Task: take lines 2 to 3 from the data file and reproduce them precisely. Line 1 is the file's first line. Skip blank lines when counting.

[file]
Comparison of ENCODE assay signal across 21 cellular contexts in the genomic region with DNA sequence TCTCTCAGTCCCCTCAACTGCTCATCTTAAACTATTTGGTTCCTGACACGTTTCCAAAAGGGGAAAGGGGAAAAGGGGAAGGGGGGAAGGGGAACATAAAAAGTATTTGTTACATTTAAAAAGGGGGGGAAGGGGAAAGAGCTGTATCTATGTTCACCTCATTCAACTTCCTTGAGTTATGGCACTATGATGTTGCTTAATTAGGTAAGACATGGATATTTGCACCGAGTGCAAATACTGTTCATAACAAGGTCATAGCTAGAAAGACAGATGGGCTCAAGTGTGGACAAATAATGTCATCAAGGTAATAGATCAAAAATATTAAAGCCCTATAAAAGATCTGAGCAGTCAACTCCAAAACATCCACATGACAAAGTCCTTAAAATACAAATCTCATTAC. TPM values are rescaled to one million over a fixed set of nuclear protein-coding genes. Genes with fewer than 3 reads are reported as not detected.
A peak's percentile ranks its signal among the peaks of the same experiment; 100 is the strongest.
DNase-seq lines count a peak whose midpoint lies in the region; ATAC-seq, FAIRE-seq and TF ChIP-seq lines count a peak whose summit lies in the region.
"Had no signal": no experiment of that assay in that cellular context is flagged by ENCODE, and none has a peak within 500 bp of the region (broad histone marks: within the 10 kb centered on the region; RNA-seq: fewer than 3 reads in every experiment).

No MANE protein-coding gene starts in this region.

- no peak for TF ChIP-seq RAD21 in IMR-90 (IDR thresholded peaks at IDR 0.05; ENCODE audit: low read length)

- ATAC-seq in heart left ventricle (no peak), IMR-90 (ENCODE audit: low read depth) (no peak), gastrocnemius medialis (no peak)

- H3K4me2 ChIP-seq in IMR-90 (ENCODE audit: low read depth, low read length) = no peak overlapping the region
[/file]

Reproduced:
A peak's percentile ranks its signal among the peaks of the same experiment; 100 is the strongest.
DNase-seq lines count a peak whose midpoint lies in the region; ATAC-seq, FAIRE-seq and TF ChIP-seq lines count a peak whose summit lies in the region.